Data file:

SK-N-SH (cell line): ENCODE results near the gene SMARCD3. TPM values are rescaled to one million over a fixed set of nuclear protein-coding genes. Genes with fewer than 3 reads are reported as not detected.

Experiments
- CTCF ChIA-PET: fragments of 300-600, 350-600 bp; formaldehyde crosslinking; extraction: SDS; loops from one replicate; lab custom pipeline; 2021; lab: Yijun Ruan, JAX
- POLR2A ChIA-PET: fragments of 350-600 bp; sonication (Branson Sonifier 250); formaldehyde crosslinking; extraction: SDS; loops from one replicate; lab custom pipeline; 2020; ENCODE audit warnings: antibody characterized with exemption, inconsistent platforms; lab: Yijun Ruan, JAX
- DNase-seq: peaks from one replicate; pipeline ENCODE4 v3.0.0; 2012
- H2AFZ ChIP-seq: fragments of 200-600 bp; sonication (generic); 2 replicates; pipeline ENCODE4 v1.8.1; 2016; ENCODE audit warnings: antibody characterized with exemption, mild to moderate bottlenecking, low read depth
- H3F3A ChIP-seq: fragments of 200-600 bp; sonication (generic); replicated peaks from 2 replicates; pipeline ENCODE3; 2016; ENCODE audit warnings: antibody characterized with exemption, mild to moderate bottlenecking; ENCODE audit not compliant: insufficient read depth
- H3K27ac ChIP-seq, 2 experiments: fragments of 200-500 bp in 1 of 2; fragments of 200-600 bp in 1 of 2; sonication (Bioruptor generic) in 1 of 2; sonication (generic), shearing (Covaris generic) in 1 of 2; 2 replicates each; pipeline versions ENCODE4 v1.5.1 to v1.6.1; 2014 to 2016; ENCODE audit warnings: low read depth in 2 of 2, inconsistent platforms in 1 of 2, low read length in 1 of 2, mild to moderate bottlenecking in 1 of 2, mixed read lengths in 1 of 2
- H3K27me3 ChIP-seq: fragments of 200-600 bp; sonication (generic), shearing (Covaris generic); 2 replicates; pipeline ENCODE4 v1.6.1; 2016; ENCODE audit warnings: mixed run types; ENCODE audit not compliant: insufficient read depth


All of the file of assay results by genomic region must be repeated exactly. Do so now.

SK-N-SH (cell line): ENCODE results near the gene SMARCD3. TPM values are rescaled to one million over a fixed set of nuclear protein-coding genes. Genes with fewer than 3 reads are reported as not detected.

Experiments
- CTCF ChIA-PET: fragments of 300-600, 350-600 bp; formaldehyde crosslinking; extraction: SDS; loops from one replicate; lab custom pipeline; 2021; lab: Yijun Ruan, JAX
- POLR2A ChIA-PET: fragments of 350-600 bp; sonication (Branson Sonifier 250); formaldehyde crosslinking; extraction: SDS; loops from one replicate; lab custom pipeline; 2020; ENCODE audit warnings: antibody characterized with exemption, inconsistent platforms; lab: Yijun Ruan, JAX
- DNase-seq: peaks from one replicate; pipeline ENCODE4 v3.0.0; 2012
- H2AFZ ChIP-seq: fragments of 200-600 bp; sonication (generic); 2 replicates; pipeline ENCODE4 v1.8.1; 2016; ENCODE audit warnings: antibody characterized with exemption, mild to moderate bottlenecking, low read depth
- H3F3A ChIP-seq: fragments of 200-600 bp; sonication (generic); replicated peaks from 2 replicates; pipeline ENCODE3; 2016; ENCODE audit warnings: antibody characterized with exemption, mild to moderate bottlenecking; ENCODE audit not compliant: insufficient read depth
- H3K27ac ChIP-seq, 2 experiments: fragments of 200-500 bp in 1 of 2; fragments of 200-600 bp in 1 of 2; sonication (Bioruptor generic) in 1 of 2; sonication (generic), shearing (Covaris generic) in 1 of 2; 2 replicates each; pipeline versions ENCODE4 v1.5.1 to v1.6.1; 2014 to 2016; ENCODE audit warnings: low read depth in 2 of 2, inconsistent platforms in 1 of 2, low read length in 1 of 2, mild to moderate bottlenecking in 1 of 2, mixed read lengths in 1 of 2
- H3K27me3 ChIP-seq: fragments of 200-600 bp; sonication (generic), shearing (Covaris generic); 2 replicates; pipeline ENCODE4 v1.6.1; 2016; ENCODE audit warnings: mixed run types; ENCODE audit not compliant: insufficient read depth